Direct to Consumer retailers report sales growth of up to 30% following CV19 crisis


The UK industry body for direct to consumer (DTC) retail, The Direct Selling Association, today reported a surge in sales by many of its members – which include Avon, The Body Shop at Home and Neal’s Yard Remedies Organic – as the impact of the COVID19 crisis continues to be felt by the retail sector.

Susannah Schofield, director general of the Direct Selling Association, said: “Initial indications suggest that consumer demand has increased considerably across many of our member companies as result of the COVID19 situation. It is clear that consumers are looking to alternative channels of retail following the closure of more traditional outlets, and this is particularly true across health, wellness and homecare product lines.”

Additionally, some of the retail body’s members in the beauty space are reporting early indications of the Lipstick Effect starting to take effect.

Direct selling is where products are sold directly to consumers outside of a fixed retail environment. This could be via ‘Tupperware-style’ parties, face-to-face, online or through catalogue distribution. Schofield adds: “All sales are currently taking place online following COVID19, including the hosting of virtual Tupperware-style parties by members such as The Body Shop at Home and Neal’s Yard Remedies Organic, which bring friends and family together for an online personal shopping experience and a bit of light-hearted fun.”

Andy Smith, general manager, Amway UK & Ireland, which sells health, beauty and homecare products and has operated in the UK DTC space for over 45 years, comments: “We have seen a 30% increase in product sales this March compared to March 2019. The highest demand has been for our wellness range, particularly vitamins and supplements, as people look increasingly to support their health at the moment, as well as general homecare items.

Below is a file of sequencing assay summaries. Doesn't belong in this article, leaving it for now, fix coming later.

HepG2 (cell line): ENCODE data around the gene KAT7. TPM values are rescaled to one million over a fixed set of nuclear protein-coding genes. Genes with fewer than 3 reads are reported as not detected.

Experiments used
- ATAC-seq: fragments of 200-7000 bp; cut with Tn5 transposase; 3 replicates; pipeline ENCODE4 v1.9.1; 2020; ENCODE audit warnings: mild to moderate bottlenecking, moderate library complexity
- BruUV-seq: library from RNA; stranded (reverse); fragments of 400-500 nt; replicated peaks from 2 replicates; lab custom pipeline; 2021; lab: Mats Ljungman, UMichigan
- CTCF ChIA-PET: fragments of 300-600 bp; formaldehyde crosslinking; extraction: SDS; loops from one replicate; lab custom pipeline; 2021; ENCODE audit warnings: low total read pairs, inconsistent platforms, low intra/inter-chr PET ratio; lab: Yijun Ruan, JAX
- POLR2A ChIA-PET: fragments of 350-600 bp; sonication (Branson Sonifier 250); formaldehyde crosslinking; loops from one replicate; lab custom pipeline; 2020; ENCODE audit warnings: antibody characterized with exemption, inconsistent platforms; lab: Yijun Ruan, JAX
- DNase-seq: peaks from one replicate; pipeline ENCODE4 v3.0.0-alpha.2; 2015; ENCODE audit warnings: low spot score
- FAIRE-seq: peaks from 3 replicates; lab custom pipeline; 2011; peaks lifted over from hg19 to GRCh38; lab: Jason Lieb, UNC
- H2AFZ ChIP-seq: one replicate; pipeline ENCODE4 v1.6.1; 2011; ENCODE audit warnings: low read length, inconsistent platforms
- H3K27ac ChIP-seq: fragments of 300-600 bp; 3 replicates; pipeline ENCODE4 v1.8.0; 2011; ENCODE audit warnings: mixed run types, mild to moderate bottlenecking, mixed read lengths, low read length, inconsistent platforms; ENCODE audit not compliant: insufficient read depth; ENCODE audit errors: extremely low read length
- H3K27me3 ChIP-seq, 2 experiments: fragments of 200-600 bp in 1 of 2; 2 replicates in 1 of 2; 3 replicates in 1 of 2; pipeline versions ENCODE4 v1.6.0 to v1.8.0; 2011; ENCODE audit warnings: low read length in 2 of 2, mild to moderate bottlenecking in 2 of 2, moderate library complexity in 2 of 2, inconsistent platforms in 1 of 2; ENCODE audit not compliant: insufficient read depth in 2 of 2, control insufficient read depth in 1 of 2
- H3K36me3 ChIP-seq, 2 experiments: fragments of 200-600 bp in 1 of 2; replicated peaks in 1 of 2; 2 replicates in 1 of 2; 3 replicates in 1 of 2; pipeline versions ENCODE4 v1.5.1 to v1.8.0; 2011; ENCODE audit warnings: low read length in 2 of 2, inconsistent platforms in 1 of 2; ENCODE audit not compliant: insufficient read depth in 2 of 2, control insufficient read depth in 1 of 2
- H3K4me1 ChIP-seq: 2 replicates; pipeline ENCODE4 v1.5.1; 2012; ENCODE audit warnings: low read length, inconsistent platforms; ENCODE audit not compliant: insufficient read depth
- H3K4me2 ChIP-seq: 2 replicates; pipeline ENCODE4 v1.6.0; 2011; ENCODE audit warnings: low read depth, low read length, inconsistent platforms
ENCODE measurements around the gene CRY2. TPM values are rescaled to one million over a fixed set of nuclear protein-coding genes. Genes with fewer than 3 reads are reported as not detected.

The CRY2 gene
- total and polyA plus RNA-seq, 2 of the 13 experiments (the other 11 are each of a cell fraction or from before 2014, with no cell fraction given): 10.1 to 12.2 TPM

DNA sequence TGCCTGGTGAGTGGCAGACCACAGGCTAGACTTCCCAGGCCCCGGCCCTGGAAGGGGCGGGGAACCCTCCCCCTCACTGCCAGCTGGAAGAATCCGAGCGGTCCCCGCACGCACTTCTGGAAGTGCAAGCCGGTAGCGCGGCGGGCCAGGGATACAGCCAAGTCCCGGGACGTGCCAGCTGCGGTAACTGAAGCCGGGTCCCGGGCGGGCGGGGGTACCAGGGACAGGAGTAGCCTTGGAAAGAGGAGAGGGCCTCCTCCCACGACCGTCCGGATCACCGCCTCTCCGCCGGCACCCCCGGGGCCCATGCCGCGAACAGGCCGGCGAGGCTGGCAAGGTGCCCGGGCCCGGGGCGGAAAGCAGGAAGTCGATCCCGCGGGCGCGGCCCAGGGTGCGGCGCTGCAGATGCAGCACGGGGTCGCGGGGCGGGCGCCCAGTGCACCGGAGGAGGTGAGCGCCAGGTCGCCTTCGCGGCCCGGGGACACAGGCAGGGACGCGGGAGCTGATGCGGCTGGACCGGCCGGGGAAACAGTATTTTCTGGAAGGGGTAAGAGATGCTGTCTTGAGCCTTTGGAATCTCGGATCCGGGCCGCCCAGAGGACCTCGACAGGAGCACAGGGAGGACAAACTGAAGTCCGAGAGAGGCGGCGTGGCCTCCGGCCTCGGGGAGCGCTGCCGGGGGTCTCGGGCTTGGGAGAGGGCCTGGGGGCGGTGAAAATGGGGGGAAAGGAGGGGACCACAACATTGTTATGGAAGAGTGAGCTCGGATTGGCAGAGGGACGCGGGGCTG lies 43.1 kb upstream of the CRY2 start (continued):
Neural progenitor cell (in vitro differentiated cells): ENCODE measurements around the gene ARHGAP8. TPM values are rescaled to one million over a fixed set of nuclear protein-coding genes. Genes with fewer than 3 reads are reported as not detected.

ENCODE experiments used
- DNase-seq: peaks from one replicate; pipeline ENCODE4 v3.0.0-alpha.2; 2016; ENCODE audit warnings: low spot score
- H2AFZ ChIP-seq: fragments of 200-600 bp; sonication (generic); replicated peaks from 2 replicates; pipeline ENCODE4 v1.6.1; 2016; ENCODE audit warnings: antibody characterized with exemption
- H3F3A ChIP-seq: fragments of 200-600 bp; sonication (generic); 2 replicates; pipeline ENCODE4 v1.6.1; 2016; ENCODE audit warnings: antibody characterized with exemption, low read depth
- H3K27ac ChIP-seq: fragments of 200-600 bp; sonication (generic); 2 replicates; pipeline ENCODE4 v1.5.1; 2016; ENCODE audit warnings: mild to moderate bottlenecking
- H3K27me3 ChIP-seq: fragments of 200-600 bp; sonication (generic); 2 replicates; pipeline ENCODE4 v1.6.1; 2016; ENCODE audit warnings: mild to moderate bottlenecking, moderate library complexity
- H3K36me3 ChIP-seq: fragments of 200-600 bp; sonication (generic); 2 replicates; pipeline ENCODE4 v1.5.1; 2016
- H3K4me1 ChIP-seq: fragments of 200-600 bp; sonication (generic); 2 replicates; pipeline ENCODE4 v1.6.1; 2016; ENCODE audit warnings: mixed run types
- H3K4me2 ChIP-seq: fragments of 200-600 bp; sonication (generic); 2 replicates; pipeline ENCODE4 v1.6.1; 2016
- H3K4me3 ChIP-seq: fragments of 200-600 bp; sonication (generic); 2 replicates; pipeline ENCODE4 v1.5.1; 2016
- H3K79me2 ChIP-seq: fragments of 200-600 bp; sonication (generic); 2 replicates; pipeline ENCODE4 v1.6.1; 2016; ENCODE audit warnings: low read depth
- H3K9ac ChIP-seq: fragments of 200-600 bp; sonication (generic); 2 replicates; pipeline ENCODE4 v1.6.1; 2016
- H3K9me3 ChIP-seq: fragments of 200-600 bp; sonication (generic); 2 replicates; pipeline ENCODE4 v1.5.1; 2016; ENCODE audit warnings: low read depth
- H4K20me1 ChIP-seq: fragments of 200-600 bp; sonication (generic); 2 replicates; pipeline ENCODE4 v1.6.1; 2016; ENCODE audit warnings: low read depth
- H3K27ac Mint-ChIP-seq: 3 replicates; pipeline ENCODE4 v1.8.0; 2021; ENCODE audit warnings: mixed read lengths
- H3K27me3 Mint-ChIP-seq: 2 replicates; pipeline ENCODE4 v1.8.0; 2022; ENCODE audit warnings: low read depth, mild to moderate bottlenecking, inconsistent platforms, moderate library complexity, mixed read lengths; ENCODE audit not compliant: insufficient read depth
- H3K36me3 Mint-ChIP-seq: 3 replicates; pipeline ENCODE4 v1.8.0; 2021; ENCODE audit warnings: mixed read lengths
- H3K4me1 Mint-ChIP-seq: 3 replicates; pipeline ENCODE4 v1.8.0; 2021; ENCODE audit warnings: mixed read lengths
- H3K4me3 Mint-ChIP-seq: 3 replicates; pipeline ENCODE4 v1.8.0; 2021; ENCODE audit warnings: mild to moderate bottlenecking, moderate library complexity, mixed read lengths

“Our expectation is that current growth trends will be sustained as consumers look to shop from home during the current lockdown, but with the personal advice and recommendation that this form of retail is famous for.”

Over a third of the UK population (34%) have bought products this way and the latest figures show that an estimated £2.67 billion of product sales are made through the retail channel each year.

Schofield continues: “A further factor that many of our members are expecting to see take effect over the coming months is a growing number of people looking to earn additional income as the full financial impact of the COVID19 crisis is felt. It’s already clear that the sector’s army of side hustlers are increasing their business activity, perhaps to compensate for loss of earnings elsewhere, and the majority of our member companies are reporting increasing enquiries by those interested in setting up a direct selling business. This bolstering of independent representatives is likely to help sustain current growth over the longer term.”

Direct selling operates in a similar manner to a franchise, but start-up fees are considerably lower, and it is often free to get started. There are currently 563,000 people working in direct selling in the UK, and a steady rise in numbers over recent years has been attributed to the increasingly mainstream awareness and acceptance of the influencer economy.